Sick of No Lunula

Feeling good is within the power of your hands.

By Kevin RR Williams

HEALTH When a doctor looks at your hands during a routine exam, he may see more than what you care to admit. Those questions about how often you exercise are intrusive to non-athletic patients.

Healthy fingernails should be smooth and glossy with a white crescent called the lunula. On average, it occupies one fifth the surface near the cuticle. Pedicures with nail polish mask lunula. It is normal to have 8 to 10 visible lunula (two are generally absent from pinky fingers). The lunula is not just pigment. Even when the nail is totality removed, the lunula remains in place. It is looks like another smaller fingernail embedded in the nail bed. It contains stem cells and nail plate matrix that help the nail grow.

According to Eastern medicine, a more energetic person has correspondingly whiter lunulae. Minimal lunulae signals lower energy, poorer health, poor blood circulation, depleted immunity, and a possible digestion. When lunulae only appear on the thumbs, physical energy is insufficient and disease may be imminent. People with absent fingernail moons are not necessarily ill but they tend to have serious diseases when they feel sick. Conversely, some Western doctors may simply view lunula absence as atypical. Others express more concern.

A red lunula is common among patients with chronic obstructive pulmonary disease (COPD). In patients with Wilson’s disease (hepatolenticular degeneration), lunula is blue (azure lunula). Heart failure can show up as red lunula. Tetracycline therapy can turn it yellow. A blue-gray nail is indicative of silver poisoning. Excessive fluoride ingestion may turn nails brown or black. Chronic renal failure affects almost all the systems of the body, including the skin and appendages. Three nail disorders most common in patients with chronic renal failure are half-and-half nails, absent lunulae, and splinter hemorrhages.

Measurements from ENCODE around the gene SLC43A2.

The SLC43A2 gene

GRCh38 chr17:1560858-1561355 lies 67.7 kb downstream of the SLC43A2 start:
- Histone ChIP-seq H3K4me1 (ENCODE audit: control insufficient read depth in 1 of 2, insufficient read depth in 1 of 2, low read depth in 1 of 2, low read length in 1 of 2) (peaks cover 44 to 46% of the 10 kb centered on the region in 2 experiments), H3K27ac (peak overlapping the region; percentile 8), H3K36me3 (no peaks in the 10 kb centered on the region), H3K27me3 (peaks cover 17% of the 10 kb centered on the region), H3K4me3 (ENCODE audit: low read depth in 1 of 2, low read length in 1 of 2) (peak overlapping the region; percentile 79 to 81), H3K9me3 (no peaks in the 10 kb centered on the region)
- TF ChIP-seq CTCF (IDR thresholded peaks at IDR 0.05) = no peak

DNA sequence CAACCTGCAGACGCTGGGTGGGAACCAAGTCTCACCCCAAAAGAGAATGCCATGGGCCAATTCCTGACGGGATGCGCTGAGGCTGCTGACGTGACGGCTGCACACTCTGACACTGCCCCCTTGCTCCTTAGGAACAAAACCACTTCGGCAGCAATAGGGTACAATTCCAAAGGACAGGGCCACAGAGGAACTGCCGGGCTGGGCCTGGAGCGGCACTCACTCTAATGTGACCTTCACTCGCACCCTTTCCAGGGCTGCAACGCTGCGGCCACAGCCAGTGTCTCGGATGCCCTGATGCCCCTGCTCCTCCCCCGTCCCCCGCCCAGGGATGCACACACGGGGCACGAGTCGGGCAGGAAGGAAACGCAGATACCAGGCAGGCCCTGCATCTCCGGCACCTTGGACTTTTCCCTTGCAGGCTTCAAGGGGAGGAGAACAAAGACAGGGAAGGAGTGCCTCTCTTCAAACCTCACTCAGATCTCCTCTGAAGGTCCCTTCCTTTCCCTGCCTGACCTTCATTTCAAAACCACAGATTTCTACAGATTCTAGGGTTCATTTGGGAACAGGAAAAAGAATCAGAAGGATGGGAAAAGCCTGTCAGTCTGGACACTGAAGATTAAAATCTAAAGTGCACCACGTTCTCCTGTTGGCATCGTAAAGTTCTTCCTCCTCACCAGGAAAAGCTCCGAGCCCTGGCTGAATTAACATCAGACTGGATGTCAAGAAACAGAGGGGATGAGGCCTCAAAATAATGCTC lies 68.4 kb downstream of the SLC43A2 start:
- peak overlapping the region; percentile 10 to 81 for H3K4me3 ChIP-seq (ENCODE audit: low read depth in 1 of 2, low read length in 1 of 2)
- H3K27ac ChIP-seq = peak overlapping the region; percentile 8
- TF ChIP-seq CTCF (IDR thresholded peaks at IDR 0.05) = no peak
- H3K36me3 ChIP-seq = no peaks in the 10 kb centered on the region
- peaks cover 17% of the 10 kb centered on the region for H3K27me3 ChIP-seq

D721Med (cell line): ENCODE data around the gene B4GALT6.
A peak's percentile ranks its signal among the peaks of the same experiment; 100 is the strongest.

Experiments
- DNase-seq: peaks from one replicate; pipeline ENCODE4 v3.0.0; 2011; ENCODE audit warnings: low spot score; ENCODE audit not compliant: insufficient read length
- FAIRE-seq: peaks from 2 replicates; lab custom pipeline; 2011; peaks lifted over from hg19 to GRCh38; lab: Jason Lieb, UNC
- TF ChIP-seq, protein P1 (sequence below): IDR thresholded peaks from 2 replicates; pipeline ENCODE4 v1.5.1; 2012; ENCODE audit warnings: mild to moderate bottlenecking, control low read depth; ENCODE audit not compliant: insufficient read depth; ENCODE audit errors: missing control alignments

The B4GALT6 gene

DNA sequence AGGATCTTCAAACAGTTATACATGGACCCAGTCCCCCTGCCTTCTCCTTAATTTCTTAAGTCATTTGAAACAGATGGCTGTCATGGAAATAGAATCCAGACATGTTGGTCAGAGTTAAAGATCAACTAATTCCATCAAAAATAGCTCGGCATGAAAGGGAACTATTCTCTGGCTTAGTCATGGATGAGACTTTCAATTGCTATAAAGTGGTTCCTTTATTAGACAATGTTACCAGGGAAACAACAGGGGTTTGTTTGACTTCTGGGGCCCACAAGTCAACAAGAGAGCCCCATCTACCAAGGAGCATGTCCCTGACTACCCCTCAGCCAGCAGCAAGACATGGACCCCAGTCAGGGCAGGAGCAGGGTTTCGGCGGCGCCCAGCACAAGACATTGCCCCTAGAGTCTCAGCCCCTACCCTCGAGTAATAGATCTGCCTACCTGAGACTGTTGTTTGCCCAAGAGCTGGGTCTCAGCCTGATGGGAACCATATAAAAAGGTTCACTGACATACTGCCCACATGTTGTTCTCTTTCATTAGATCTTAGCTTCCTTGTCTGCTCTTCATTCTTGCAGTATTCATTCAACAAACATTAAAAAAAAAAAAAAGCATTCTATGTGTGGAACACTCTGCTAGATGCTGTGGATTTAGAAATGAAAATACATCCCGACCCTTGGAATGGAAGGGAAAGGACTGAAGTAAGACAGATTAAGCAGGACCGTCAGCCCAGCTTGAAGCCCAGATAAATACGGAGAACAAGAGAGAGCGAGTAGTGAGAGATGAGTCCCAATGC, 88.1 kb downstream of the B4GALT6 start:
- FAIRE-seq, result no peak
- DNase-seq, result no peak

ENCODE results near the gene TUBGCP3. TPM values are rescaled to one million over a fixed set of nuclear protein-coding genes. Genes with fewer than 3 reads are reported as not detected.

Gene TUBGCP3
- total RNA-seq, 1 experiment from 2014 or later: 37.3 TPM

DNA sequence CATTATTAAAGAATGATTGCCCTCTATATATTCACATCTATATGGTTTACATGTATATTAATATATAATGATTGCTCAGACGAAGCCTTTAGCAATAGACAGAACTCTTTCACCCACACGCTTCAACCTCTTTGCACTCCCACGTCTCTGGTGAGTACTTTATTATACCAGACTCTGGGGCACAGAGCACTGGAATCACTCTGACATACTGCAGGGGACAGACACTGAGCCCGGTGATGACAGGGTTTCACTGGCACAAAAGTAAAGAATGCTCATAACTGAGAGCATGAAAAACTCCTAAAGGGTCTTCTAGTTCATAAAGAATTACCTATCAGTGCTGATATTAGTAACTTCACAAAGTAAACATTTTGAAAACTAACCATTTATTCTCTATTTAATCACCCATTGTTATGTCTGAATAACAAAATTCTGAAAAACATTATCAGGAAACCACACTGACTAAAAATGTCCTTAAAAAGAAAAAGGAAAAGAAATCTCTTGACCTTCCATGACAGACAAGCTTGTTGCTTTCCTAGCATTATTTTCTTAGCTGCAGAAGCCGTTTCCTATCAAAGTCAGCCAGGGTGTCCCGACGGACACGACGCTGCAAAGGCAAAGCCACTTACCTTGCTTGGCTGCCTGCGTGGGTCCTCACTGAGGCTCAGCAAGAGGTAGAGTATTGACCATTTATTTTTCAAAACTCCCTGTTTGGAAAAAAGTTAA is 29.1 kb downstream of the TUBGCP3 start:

Don’t bite your nails if you lack lunulae. Take it as a sign to exercise for better cardiovascular circulation and to subsequently feel A Bit More Healthy. The Understanding Skin anatomy poster includes cutaway illustration of the fingernail.

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Tags: dermatologists, fingernail analysis

References
  1. Lunulae. dictionary.com
  2. Fingernail Lunula (Little Moon). yourchineseastrology
  3. Lunula (anatomy). wikipedia.org
  4. Nail Abnormalities: Clues to Systemic Disease. American Family Physician
  5. Nail disorders and systemic disease: What the nails tell us. mdedge.com
  6. Wilson’s disease. mayoclinic.org
  7. Nail – Anatomy. plarecon.com
  8. Nail disorders in patients with chronic renal failure undergoing hemodialysis. Martinez, M.A.R., et al., 2010. nih.gov
  9. What is the function of the lunula? quora.com